Open-Source Law and Contract Drafting—A Dead Skunk in the Middle of the Road

In this item on his blog, the inestimable Ron Friedmann ponders the extent to which an “open source” approach to work product would save time and money for law departments.

Here’s how Ron frames his thought experiment:

So assume that confidentiality, privilege, and competitive issues matter not, that law departments contributed a significant portion of work product—generated internally or by outside counsel—to a common pool (“The Corpus”), and that lawyers had software that allowed easy and effective searches of the Corpus.

The experiment’s goal is to to learn if lawyer efficiency would increase with access to the Corpus. The metric is the time lawyers would save (the “Savings”) versus not having access to The Corpus. What are some possible findings?

After considering the possible results, Ron offers one conclusion—that “we lack sufficient data to begin to estimate the Savings,” and that that’s a problem, as “the legal market needs a better sense of how its processes work, what really drives work effort, and how to save time.”

I endorse the notion of this thought experiment, but I urge Ron to take into account one factor that he doesn’t mention—that when it comes to contract drafting, the Corpus would be a dead skunk in the middle of the road, stinkin’ to high heaven.

That’s because mainstream contract drafting is dysfunctional, in terms of both language and process. (Click here for my National Law Journal article to that effect.) The contracts in Ron’s hypothetical Corpus would be a motley assemblage exhibiting, in general, deficient and inconsistent language. Furthermore, anyone hoping to dip into the Corpus would have to determine whether a given contract was reliable, in terms of deal mechanics and the law—a time-consuming task, and often a hopeless one. And it would be similarly problematic to reverse-engineer a given contract to determine what deal points or negotiated concessions lay behind which provisions, and then adjust the contract accordingly.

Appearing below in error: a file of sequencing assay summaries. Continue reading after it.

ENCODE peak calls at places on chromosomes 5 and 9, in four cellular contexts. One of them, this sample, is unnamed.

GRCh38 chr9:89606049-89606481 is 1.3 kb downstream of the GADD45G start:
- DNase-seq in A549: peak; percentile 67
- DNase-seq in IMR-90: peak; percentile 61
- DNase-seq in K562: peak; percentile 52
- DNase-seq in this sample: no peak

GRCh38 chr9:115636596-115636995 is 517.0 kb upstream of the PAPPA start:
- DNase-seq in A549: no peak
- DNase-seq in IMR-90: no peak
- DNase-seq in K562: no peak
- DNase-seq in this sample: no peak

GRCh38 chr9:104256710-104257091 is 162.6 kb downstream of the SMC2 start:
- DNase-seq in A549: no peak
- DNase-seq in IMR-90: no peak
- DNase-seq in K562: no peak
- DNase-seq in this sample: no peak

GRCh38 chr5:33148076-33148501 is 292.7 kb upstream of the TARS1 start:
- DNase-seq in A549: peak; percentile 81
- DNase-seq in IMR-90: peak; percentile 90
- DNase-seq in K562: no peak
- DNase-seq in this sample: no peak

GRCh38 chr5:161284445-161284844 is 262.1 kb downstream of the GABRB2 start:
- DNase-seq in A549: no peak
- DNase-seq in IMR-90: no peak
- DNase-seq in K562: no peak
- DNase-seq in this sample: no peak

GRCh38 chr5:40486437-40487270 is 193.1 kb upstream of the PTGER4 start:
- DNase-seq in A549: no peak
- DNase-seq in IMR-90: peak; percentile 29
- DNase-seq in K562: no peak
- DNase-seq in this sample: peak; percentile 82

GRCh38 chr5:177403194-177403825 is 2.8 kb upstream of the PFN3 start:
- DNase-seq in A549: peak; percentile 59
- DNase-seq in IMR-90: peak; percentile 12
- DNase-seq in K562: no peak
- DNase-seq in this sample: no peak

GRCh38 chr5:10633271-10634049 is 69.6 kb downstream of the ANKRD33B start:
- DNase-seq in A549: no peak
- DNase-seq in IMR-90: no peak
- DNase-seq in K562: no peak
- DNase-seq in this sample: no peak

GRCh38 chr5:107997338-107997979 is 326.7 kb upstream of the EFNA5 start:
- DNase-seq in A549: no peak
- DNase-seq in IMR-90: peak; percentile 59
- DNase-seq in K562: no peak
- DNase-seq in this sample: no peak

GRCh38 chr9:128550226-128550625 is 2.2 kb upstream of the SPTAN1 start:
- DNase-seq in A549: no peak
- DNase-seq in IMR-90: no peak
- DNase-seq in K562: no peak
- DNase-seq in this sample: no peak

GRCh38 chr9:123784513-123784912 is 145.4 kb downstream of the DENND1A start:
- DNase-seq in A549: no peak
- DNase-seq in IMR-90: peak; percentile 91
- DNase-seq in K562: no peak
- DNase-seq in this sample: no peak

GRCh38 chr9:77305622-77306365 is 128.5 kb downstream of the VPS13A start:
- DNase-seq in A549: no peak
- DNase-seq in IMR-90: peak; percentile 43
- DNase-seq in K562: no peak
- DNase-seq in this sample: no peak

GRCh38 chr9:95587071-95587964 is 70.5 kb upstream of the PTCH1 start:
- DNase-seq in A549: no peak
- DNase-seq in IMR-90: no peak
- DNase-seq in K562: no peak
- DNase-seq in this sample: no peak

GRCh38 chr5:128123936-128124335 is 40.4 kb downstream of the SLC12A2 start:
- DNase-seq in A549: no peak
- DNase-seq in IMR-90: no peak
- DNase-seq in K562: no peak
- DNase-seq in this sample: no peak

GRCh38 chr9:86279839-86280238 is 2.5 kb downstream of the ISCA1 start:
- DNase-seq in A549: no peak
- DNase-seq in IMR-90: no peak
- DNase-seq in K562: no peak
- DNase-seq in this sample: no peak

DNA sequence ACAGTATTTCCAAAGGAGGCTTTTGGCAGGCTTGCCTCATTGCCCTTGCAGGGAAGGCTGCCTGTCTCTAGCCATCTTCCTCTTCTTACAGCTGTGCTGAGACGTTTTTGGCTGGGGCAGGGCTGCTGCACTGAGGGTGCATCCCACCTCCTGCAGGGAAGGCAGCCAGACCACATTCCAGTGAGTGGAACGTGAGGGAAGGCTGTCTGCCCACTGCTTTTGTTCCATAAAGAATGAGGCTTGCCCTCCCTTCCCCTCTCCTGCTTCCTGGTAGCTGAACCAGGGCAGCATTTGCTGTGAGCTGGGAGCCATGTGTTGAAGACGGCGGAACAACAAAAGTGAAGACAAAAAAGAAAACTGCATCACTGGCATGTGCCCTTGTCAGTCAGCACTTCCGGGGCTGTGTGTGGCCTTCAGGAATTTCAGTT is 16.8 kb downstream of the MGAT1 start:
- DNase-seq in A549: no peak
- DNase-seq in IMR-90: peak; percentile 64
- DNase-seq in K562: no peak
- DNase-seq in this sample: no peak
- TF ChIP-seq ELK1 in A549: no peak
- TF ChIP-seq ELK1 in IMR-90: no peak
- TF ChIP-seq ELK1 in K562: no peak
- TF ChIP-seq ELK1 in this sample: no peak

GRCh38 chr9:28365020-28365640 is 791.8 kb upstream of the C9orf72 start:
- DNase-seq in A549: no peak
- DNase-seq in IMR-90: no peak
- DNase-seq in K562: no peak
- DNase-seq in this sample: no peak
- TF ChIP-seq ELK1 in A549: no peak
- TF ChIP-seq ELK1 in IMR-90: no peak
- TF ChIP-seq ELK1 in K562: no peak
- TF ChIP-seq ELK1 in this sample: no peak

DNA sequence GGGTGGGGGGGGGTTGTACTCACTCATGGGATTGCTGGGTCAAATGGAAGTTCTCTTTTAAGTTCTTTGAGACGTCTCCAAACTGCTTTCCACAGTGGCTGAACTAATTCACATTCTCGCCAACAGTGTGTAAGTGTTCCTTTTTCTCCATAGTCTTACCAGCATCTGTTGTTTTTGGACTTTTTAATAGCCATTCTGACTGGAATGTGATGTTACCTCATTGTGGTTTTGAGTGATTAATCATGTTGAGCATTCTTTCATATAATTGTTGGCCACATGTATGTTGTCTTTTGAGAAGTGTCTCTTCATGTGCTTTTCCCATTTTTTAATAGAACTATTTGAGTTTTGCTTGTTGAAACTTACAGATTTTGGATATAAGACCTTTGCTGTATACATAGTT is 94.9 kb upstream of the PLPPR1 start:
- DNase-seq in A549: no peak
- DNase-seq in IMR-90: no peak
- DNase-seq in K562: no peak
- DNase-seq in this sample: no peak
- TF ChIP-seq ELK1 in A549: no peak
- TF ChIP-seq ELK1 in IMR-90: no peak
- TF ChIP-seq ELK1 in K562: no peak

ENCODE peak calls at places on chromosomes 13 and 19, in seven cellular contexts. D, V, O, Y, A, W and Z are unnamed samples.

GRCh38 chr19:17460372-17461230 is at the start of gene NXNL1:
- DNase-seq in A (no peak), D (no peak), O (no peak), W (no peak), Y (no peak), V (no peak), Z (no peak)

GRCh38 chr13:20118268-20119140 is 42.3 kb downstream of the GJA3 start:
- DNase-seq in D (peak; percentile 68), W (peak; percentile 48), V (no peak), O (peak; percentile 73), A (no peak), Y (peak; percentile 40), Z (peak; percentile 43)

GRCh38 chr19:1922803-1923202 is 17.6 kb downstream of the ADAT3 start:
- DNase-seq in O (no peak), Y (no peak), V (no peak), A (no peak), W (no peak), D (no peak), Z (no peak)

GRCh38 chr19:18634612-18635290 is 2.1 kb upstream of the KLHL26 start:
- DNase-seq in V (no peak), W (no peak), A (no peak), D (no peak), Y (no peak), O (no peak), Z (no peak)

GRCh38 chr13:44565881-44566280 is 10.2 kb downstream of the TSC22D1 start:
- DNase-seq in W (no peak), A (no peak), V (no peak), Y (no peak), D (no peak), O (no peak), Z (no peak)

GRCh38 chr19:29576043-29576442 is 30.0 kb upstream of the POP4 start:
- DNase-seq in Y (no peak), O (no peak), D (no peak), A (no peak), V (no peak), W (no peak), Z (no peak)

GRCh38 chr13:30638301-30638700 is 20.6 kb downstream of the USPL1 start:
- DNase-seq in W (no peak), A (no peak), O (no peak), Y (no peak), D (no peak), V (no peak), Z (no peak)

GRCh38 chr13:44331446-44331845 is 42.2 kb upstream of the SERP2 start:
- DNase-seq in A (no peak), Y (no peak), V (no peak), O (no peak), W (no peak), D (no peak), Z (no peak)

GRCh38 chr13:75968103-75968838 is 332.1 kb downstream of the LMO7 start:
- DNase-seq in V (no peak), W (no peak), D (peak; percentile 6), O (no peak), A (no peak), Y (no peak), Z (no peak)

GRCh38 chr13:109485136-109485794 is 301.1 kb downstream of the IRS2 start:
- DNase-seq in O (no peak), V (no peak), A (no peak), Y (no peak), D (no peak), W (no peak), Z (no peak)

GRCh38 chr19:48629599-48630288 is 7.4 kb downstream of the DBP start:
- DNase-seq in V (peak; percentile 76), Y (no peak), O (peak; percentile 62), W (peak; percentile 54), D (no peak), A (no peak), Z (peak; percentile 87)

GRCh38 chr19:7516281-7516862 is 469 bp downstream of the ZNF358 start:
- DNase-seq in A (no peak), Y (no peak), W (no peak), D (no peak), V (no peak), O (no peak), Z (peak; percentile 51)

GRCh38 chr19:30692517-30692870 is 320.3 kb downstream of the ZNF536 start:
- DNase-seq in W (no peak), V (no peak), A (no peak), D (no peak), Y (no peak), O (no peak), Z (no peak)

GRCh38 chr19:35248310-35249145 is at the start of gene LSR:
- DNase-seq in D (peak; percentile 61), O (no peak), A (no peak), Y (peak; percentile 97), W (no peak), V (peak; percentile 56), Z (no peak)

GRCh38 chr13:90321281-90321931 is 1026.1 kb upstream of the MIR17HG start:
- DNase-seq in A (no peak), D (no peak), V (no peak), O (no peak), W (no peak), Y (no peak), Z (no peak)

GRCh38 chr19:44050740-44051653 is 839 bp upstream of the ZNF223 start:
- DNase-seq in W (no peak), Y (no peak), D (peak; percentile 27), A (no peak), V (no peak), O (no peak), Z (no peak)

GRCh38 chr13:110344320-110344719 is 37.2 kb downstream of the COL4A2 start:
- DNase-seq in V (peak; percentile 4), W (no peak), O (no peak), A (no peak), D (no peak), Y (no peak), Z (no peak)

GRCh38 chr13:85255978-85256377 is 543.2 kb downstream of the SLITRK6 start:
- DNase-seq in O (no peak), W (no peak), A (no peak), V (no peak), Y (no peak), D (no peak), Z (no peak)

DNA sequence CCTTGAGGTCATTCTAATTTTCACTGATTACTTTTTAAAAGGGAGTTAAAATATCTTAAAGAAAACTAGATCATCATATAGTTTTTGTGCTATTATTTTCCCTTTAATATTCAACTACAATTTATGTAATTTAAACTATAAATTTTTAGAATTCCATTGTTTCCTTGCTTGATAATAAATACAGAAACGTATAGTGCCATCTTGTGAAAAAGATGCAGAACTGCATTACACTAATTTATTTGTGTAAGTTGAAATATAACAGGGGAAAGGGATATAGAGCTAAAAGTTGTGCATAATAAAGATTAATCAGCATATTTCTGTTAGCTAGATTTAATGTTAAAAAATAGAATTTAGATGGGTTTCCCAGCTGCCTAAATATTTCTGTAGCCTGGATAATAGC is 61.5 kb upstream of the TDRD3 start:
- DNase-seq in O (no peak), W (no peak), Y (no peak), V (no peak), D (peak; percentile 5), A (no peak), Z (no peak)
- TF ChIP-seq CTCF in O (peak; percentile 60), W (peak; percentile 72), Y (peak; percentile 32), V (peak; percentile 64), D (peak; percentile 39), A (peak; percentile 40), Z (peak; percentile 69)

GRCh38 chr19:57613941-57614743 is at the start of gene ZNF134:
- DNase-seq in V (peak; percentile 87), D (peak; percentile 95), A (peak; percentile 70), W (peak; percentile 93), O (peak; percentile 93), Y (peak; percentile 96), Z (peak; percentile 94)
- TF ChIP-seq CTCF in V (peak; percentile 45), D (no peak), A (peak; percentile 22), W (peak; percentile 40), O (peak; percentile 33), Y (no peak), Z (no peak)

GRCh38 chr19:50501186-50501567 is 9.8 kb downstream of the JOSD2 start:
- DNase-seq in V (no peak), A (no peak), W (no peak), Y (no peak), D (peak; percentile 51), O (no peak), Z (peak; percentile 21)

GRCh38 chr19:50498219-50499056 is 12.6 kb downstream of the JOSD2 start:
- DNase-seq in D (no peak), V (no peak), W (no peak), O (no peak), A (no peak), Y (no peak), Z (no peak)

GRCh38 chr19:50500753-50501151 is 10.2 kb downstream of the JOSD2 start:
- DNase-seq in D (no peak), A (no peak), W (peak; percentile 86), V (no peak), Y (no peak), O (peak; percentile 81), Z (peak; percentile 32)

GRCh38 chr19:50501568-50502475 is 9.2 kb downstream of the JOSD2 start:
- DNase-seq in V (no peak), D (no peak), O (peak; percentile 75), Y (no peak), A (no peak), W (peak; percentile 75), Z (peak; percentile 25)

But it doesn’t require much imagination to get a sense of what Ron’s Corpus would look like for purposes of contract drafting: it would presumably look something like the SEC’s EDGAR system, in all its garbage-in-garbage-out glory.

These problems of consistency and reliability are why it’s hopeless to expect a “wisdom of the crowds” approach to bring efficiency to contract drafting. The only way to dramatically reduce costs and increase quality and reliability, for both law firms and law departments, would be to outsource to a suitably authoritative vendor the process of preparing and maintaining a library of document-assembly templates of the main categories of business contracts and organizational documents. Subscribers would use the system to quickly generate first drafts of much higher quality than could be achieved by scissor-and-pasting documents of questionable quality and relevance. And economies of scale would allow a vendor to accomplish what would be beyond the reach of most organizations, even assuming they had the necessary ambition and expertise.

This isn’t a new idea, but it would be, to use Ron’s words, “one way lawyers might save time and money and deliver more value to clients.” The only obstacle is inertia. And these days, inertia ain’t what it used to be.

By the way, click here for my April 2009 conversation with Ron on bringing change to contract drafting.

[Updated April 21, 2010: Kingley Martin—he of kiiachas waded in. But Kingsley’s notions regarding the utility of the Corpus are rather different from the use that I had in mind when I wrote my post. I was thinking in terms of lawyers retrieving documents from the Corpus to use as precedent, whereas Kingsley is thinking in terms of data mining the Corpus—presumably with kiiac—to see the spectrum of how a given deal point is treated. That sort of analysis is a useful, even essential, part of developing a new template based on a large collection of precedent, but it’s very different from fishing in the Corpus for a few relevant contracts.

And I’ve mentioned to Kingsley that even when you’re data mining a body of contracts, you’re still utterly at the mercy of the conventional wisdom. Unless you have rigorous guidelines as to language and substance developed independently of the wisdom of the crowds, you’re sunk.

About the author

Ken Adams is the leading authority on how to say clearly whatever you want to say in a contract. He’s author of A Manual of Style for Contract Drafting, and he offers online and in-person training around the world. He’s also chief content officer of LegalSifter, Inc., a company that combines artificial intelligence and expertise to assist with review of contracts.